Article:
Metaverse: Millennial Fad
‘Welcome to the virtual reality.’ That exactly is what Metaverse is.
The mind boggling core of technology is gradually coming into existence wherein a virtual parallel has been created for humans to interact with each other through augmented reality. In fact, world famous brands are slowly marking their presence in the Metaverse through gaming, shopping, virtual concerts and virtual fashion shows.
Renowed rapper Travis Scott was the first person to have his virtual concert and Snopp Dog recently released his music video which was completely shot in the Metaverse.
With human/ entities establishing their presence in the Metaverse, the first and foremost concern in this new world – issues of privacy and data being misused along with antitrust and anti-competition issues.
While such issues might be difficult to identify, the most flashing issues are related to right of publicity, right to privacy and defamation. The increasing presence are not limited to humans but also extends to many brands and businesses as they see a huge potential in the new reality for building their brand identity. For instance, Microsoft and Roblox are capturing real estate in this metaverse universe and the first Metaverse fashion week took place in March, 2022 at Decentraland, a decentralized virtual social platform.
Brands and Trademarks in the Metaverse
Metaverse is tomorrow’s marketplace wherein various products can be sold, showcased, advertised virtually and it can only be assumed that virtual demo of products would take place. This virtual space is able to provide massive reach for the brands in a cost effective manner and is made available across the globe. However, on the other side of the coin, it can be foreseen that the easy access might lead to easier unauthorized use of brand names and their trademarks.
The sale of goods or any experience in the Metaverse is the allure of being an NFT (Non Fungible Token) which can be purchased through digital currencies. Sales that solely rely on the reputation of the brand can be tapped by unauthorized users in the Metaverse, for instance, the case of MetaBirkin Bags. In this dispute between Hermes, owner of trademark of the word Birkin and the structure of the Birkin bags and Mason Rothschild, the facts boils down to whether Mason Rothschild can sell fuzzy Birkin bags as NFTs and whether his works are artisticall relevant and are protected under First Amendment defence in the US. The analysis of these stipulating legal questions are yet to be decided by the Courts, however it is not until very recently that the U.S Courts are discussing about the artistic relevance and how different NFT is from the actual product.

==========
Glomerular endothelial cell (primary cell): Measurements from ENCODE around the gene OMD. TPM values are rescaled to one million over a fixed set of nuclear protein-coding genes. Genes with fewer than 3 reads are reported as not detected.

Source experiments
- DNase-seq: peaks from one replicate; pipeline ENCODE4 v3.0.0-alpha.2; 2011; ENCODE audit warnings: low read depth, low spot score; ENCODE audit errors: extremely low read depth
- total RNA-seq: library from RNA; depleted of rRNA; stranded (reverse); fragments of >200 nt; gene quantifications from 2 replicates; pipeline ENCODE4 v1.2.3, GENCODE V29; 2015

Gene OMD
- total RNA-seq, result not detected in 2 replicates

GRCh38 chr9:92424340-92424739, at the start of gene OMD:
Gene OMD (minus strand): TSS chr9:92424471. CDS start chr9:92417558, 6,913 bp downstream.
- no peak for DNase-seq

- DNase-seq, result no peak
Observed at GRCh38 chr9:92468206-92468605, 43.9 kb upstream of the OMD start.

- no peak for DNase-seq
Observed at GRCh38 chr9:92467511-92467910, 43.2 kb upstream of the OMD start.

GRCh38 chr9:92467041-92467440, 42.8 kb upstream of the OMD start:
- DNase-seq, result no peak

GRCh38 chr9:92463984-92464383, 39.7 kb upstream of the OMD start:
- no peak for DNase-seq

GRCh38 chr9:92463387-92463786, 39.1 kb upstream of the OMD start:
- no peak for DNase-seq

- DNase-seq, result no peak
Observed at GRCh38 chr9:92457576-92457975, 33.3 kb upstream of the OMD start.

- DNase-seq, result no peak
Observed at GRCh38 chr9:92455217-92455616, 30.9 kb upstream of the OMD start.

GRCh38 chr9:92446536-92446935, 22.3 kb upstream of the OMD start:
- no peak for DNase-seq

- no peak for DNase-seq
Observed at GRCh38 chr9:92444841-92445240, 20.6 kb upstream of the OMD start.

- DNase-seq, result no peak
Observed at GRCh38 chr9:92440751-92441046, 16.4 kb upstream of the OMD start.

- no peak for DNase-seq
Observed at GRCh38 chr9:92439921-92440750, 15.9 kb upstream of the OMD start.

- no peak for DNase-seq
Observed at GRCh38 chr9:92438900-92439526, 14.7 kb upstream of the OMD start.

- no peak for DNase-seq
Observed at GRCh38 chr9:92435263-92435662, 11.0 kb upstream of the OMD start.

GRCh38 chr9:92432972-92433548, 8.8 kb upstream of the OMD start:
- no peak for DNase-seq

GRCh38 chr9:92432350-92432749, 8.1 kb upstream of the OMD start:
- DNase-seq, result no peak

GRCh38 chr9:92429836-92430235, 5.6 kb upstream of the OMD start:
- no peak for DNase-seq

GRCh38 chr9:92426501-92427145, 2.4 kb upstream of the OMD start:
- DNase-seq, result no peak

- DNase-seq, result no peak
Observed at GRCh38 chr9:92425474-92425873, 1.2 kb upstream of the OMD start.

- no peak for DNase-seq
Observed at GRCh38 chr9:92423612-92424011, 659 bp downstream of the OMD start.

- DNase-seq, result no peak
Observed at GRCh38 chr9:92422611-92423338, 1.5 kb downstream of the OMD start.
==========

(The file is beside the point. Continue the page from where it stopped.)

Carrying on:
As businesses are trying to capture the marketplace in the Metaverse, it is pertinent to register the intellectual property rights exclusively for this augmented reality without which either false advertising or free riding on the goodwill might entail decreasing the reputation of the brand. It is the Hermes, who is claiming for trademark infringement, dilution and trademark theft for the NFTs that looks like Birkin bags with fuzz over it. Additionally, the Hermes are claiming that Mason Rothschild has mala fide intention to free ride on the brand name Birkin by creating a website ‘metabirkin.com’.
Generally, brands willing to establish their presence in the Metaverse will have to register their trademarks in Class 9 for virtual goods, Class 35 for retail store of virtual goods, Class 36 for financial services which includes digital tokens and Class 42 for online non- downloadable virtual goods. It is further pertinent to note that the word ‘virtual goods’ or ‘digital collectibles’ are no where defined in Indian law, but their presence can be witnessd in the FDI Rules, E-Commerce Rules and even the Financial Act, 2022.